Table 17c. Antiretroviral Therapy–Associated Adverse Effects and Management Recommendations—Gastrointestinal Effects

Adverse EffectsAssociated ARVsOnset/Clinical ManifestationsEstimated FrequencyRisk FactorsPrevention/ MonitoringManagement
Nausea/‌VomitingAll ARV drugs, but most notably RTV-boosted PIs


  • Early


  • Nausea and emesis, both of which may be associated with anorexia and/or abdominal pain
Varies by ARV agent; generally <15%Unknown

Instruct patient to take PIs with food.

Monitor for weight loss and ARV adherence.

Reassure the patient that these adverse effects generally improve over time (usually in 6–8 weeks).

Consider switching to ARV drugs with smaller tablet sizes (see Appendix A, Table 2. Antiretroviral Fixed-Dose Combination Tablets and Co-packaged Formulations: Minimum Body Weights and Considerations for Use in Children and Adolescents).

Provide supportive care.

In extreme or persistent cases, use antiemetics or switch to another ARV regimen.

DiarrheaAll ARV drugs, but most notably RTV-boosted PIs


  • Early


  • More frequent bowel movements and stools that are generally soft
Varies by ARV agent; generally <15%UnknownMonitor for weight loss and dehydration.

In prolonged or severe cases, exclude infectious or noninfectious (e.g., lactose intolerance) causes of diarrhea.

Reassure patient that this adverse effect generally improves over time (usually in 6–8 weeks). Consider switching to another ARV regimen in persistent and severe cases.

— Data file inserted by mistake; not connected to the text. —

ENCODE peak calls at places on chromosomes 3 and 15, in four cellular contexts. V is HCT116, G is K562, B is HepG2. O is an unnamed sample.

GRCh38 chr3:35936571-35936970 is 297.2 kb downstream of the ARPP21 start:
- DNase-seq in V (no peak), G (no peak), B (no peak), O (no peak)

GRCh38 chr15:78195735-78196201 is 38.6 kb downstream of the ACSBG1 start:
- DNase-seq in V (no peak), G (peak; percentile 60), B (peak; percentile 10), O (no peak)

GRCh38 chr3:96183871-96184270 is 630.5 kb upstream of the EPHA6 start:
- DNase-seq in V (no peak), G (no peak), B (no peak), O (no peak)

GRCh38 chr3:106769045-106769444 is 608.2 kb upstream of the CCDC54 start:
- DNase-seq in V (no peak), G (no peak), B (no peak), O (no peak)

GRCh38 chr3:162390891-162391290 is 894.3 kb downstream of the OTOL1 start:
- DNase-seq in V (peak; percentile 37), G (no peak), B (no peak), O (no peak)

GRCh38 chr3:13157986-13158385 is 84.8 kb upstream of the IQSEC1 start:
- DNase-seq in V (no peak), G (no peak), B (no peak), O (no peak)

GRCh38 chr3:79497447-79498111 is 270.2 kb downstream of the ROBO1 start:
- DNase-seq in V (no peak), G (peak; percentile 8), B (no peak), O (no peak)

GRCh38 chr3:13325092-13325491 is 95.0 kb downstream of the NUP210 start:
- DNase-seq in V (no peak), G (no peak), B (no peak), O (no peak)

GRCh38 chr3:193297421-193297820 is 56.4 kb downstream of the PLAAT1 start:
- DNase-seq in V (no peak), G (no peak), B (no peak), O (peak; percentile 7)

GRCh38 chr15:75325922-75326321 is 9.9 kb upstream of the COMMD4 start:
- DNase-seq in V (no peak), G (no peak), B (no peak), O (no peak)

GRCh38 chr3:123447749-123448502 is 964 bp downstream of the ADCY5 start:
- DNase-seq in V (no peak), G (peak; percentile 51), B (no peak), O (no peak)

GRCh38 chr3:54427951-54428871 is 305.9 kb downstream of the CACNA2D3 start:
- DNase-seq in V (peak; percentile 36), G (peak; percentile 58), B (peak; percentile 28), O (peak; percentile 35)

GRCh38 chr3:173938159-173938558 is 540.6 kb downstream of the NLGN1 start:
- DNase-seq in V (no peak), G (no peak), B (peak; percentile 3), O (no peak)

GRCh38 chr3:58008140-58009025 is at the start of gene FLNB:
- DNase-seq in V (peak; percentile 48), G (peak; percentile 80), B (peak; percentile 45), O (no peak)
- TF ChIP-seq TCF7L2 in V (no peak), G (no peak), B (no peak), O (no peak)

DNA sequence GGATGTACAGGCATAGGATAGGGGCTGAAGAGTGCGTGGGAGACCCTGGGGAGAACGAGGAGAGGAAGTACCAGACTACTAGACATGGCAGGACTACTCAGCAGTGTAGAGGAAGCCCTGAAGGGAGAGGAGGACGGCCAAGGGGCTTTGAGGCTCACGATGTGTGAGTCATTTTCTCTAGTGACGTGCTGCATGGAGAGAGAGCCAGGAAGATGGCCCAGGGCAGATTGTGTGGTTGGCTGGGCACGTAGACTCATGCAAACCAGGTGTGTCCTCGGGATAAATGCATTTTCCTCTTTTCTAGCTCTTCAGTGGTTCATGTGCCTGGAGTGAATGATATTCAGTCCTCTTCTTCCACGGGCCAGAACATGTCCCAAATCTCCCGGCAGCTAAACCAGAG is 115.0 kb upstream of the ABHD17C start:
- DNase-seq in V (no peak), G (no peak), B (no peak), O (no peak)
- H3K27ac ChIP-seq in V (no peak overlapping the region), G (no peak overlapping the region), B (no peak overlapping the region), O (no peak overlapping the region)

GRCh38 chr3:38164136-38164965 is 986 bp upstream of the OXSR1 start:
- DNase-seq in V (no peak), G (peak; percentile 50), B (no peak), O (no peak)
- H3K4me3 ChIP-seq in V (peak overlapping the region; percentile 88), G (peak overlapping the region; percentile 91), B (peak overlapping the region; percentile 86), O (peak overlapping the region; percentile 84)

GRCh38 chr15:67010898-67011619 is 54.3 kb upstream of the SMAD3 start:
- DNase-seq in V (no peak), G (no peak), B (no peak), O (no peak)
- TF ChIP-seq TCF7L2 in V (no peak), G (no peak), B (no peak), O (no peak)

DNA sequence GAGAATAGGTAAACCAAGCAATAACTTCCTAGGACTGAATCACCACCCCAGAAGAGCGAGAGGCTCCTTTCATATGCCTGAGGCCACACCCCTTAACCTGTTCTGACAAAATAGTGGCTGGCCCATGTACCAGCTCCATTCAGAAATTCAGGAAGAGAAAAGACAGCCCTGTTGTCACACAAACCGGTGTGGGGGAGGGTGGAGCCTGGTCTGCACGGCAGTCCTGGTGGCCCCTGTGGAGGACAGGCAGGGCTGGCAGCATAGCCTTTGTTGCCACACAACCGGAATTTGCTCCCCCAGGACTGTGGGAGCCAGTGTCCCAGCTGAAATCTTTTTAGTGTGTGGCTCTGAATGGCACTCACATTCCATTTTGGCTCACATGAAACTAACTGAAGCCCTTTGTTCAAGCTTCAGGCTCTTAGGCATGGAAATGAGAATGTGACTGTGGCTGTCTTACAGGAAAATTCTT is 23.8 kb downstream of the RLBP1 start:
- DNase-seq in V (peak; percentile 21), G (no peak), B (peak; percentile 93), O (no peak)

Treatment data in children are lacking; however, the following strategies may be useful when the ARV regimen cannot be changed:

  • Modifying the diet
  • Using bulk-forming agents (e.g., psyllium)
  • Using antimotility agents (e.g., loperamide)
  • Using crofelemer, which is approved by the FDA to treat ART-associated diarrhea in adults aged ≥18 years; no pediatric data are available.
PancreatitisRare, but may occur with NRTIs or RTV-boosted PIs


  • Any time, usually after months of therapy


  • Emesis, abdominal pain, elevated amylase and lipase levels (asymptomatic hyperamylasemia or elevated lipase do not in and of themselves indicate pancreatitis)

Use of concomitant medications that are associated with pancreatitis (e.g., TMP-SMX, pentamidine, ribavirin)


Advanced HIV infection

Previous episode of pancreatitis

Alcohol use

Measure serum amylase and lipase concentrations if persistent abdominal pain develops.

Discontinue offending agent and avoid reintroduction.

Manage symptoms of acute episodes.

If pancreatitis is associated with hypertriglyceridemia, consider using interventions to lower TG levels.

Key: ART = antiretroviral therapy; ARV = antiretroviral; FDA = U.S. Food and Drug Administration; NRTI = nucleoside reverse transcriptase inhibitor; PI = protease inhibitor; RTV = ritonavir; TG = triglyceride; TMP-SMX = trimethoprim sulfamethoxazole